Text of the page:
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Some authors have an ORCID ID in order to be identified and distinguished in case of authors with similar name, change of name, different name format, etc. However, some sources don’t provide the ORCID ID of the author (if any exists), which causes a lot of problems when someone tries to harvest papers from websites with scholarly resources.

I thought that a combination of some author features such as name, email, and affiliation could be enough to distinguish the authors, but I don’t think this is a robust solution.

Is there any way to uniquely identify every author?

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    ‘Harvesting papers’ - what, really, are you trying to do? – Jon Custer Dec 17 '18 at 13:17
  • @Jon Custer Get the metadata of papers provided by different sources . – Agelos Dec 17 '18 at 17:30
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    See J. Pfeffer & J. Pfeffer, "Another Article that Makes Bibliometric Analysis a Bit Harder," SIGBOVIK 2015, pp. 79-82. April 1, 2015. *Note: The specific date within that year is not a coincidence; it's a humor venue. PDF page numbers are +8. – WBT Dec 17 '18 at 18:27
  • Out of curiosity: Have you though of different spellings of the same name yet? E.g. the german family name Schröder might appear as Schröder (umlauts are available), Schroeder ("german" alternative when umlauts are not available) or Schroder ("scandinavian" alternative). – Sabine Dec 17 '18 at 18:33
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Aside from ORCID (which by far not every paper and person has), there really is no sure-fire way to uniquely identify an author. Using the name becomes problematic with common names (not unusual anywhere in the world, but a particularly common issue in Asia) or name changes (for instance in case of marriage). Combining with affiliation and e-mail address will also only get you so far as most academics tend to change universities at least once or twice in their career, and both affiliation and e-mail address tend to change in these cases.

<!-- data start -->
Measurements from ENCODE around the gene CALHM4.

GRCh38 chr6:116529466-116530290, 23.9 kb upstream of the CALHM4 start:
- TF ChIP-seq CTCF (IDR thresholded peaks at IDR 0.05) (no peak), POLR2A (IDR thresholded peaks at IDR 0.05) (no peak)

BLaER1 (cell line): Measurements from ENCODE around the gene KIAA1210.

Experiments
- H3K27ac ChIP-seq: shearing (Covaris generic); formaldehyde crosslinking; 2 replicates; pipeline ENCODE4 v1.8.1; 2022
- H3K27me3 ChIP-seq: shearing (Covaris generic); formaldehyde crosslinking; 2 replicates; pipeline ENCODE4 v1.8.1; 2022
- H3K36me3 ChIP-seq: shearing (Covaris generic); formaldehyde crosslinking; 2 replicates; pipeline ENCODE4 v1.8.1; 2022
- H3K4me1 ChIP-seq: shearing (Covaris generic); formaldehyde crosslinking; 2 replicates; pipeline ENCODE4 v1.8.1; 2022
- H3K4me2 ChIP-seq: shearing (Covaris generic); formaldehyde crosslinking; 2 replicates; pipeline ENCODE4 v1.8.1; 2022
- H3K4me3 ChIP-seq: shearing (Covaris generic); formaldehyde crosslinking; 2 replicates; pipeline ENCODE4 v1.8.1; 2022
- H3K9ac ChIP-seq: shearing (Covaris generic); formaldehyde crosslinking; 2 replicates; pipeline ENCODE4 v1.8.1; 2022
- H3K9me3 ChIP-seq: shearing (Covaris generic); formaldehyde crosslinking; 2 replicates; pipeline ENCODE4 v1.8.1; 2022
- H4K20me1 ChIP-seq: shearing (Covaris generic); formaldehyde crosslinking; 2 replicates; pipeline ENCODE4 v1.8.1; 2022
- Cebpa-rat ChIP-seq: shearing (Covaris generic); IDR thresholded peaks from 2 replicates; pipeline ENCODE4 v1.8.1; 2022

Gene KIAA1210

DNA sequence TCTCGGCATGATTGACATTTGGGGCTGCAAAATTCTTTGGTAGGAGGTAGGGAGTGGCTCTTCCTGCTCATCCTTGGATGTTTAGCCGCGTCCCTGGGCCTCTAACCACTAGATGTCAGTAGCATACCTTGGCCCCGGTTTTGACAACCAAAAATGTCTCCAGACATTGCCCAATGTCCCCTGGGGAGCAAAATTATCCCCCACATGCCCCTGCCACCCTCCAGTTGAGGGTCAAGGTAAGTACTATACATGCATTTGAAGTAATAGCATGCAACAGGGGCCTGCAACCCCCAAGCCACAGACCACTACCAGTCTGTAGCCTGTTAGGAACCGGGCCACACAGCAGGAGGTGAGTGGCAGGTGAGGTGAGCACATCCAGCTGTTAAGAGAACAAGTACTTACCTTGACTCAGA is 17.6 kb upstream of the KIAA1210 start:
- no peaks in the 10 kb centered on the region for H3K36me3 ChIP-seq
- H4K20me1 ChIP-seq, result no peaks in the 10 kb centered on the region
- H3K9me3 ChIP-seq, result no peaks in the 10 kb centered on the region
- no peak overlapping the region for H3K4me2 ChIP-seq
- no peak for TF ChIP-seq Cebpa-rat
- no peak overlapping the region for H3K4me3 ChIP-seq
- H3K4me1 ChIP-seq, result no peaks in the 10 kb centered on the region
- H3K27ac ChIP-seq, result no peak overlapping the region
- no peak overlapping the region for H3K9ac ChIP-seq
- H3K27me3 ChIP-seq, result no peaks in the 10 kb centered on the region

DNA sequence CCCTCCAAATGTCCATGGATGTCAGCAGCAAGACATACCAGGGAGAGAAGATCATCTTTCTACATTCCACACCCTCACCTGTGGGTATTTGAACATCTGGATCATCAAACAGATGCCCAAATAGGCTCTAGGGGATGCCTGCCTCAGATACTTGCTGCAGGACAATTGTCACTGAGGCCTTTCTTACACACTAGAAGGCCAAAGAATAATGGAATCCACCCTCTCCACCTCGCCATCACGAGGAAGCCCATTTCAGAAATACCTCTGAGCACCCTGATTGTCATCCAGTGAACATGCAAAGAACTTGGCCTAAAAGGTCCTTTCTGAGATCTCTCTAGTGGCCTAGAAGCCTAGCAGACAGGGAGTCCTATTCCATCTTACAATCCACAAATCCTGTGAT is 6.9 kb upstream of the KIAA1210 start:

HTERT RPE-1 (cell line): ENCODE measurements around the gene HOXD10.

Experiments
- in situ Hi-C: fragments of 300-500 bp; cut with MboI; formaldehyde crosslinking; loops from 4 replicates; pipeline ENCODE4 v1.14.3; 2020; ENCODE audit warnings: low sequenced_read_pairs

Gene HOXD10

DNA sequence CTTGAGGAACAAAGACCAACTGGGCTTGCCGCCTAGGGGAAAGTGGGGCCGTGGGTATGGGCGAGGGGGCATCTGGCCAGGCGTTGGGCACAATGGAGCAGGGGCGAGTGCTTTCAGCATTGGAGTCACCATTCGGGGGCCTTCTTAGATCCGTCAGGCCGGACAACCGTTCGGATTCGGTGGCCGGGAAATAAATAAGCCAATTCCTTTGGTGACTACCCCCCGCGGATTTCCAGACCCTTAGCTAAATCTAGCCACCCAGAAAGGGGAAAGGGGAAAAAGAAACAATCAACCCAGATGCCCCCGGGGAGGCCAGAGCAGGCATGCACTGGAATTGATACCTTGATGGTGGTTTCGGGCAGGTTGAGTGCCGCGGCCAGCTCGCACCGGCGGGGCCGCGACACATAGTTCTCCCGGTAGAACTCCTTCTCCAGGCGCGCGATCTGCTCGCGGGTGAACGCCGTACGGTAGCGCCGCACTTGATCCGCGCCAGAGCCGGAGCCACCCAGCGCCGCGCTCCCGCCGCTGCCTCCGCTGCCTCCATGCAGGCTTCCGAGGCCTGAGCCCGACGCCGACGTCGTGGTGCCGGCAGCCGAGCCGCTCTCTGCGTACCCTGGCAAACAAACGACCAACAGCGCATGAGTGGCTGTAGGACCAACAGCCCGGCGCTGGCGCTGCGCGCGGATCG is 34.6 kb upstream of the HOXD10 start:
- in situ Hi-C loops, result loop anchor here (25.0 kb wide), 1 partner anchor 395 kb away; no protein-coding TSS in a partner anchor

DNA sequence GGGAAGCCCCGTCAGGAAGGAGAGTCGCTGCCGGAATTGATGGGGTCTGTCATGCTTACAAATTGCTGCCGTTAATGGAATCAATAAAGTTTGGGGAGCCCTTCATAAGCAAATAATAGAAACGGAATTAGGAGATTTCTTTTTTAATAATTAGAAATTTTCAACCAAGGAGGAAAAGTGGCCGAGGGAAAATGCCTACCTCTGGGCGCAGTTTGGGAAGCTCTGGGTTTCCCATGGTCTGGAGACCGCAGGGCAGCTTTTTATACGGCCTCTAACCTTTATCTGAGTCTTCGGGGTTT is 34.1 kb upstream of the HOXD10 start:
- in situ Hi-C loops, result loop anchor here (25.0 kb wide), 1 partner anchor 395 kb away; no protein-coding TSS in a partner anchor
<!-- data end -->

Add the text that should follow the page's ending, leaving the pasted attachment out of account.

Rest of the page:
For bibliographic research, the most promising approach is probably to combine all of the above with field information (e.g., a Markus Huber publishing in medicine is not particularly likely to be the same as a Markus Huber publishing in philosophy), and train some sort of heuristic classifier. Clearly, false positives/negatives will happen, but if your goal is to holistically assess a larger field of research a few false categorizations are unlikely to impact the overall picture too much.

If your goal is to assess an individual researcher, really the most accurate information is usually to trust what information the researchers themselves maintain (e.g., a CV or publicly available publication list).

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This is exactly what ORCID tries to achieve:

ORCID is a nonprofit organization helping create a world in which all who participate in research, scholarship and innovation are uniquely identified and connected to their contributions and affiliations, across disciplines, borders, and time. (from their website)

However, not everybody is aware of this initiative or cares enough to set up an ORCID for themselves. Some journals request ORCIDs upon submission, e.g. for Nature Methods each Corresponding authors needs to have an ORCID. The problem with using other information to identify researcher, is that this information can change as opposed to a uniquely assigned number.

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    I am not sure it's required. It might be encouraged. For example: nature.com/articles/s41592-018-0187-8 – burger Dec 17 '18 at 23:46
  • From the link in my answer: 'As part of our efforts to improve transparency in authorship, we request that all corresponding authors of published papers provide their Open Researcher and Contributor Identifier (ORCID) ID, before resubmitting the final version of the manuscript'. I don't know if this applies to all journal of the nature publishing group. And I also can't say how strictly this rule is enforced. But thanks, I changed require to request! – L_W Dec 18 '18 at 6:34

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